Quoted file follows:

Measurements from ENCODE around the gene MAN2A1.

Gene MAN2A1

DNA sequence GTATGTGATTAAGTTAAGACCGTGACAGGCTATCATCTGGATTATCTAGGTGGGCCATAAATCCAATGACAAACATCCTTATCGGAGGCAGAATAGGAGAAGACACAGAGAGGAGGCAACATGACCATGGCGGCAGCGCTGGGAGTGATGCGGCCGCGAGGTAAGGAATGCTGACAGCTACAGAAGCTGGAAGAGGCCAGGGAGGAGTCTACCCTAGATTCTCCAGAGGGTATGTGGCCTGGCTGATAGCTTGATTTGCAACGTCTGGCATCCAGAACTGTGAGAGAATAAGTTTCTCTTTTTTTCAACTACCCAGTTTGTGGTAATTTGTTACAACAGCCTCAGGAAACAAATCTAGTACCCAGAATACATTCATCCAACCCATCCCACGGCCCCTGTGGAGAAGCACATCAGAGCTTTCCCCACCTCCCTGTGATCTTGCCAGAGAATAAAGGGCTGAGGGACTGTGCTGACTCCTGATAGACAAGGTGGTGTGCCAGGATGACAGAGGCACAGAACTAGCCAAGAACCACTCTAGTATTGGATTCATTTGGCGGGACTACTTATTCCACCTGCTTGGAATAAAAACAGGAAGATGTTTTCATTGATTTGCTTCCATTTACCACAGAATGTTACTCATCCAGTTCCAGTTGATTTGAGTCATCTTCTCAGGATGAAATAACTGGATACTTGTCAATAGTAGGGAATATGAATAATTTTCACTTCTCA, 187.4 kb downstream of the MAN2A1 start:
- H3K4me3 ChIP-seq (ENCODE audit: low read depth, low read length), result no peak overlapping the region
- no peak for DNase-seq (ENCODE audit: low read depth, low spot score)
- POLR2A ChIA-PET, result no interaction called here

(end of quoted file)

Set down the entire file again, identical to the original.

Measurements from ENCODE around the gene MAN2A1.

Gene MAN2A1

DNA sequence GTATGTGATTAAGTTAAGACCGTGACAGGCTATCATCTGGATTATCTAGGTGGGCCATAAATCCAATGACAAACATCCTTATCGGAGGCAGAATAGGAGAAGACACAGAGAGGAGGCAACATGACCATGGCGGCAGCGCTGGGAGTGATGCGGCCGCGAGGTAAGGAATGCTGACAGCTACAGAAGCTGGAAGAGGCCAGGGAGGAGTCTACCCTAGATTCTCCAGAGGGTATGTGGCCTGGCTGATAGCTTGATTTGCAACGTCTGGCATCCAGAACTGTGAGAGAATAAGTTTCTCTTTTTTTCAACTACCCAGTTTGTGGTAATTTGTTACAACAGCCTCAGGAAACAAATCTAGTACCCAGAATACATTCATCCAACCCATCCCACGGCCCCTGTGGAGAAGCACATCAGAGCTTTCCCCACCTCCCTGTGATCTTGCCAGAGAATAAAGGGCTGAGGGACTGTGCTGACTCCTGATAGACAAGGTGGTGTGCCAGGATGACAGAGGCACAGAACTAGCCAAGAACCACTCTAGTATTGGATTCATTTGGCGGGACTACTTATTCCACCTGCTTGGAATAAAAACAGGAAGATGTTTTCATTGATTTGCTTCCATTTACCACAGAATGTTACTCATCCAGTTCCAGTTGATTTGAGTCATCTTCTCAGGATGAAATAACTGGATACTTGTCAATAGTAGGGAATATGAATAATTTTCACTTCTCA, 187.4 kb downstream of the MAN2A1 start:
- H3K4me3 ChIP-seq (ENCODE audit: low read depth, low read length), result no peak overlapping the region
- no peak for DNase-seq (ENCODE audit: low read depth, low spot score)
- POLR2A ChIA-PET, result no interaction called here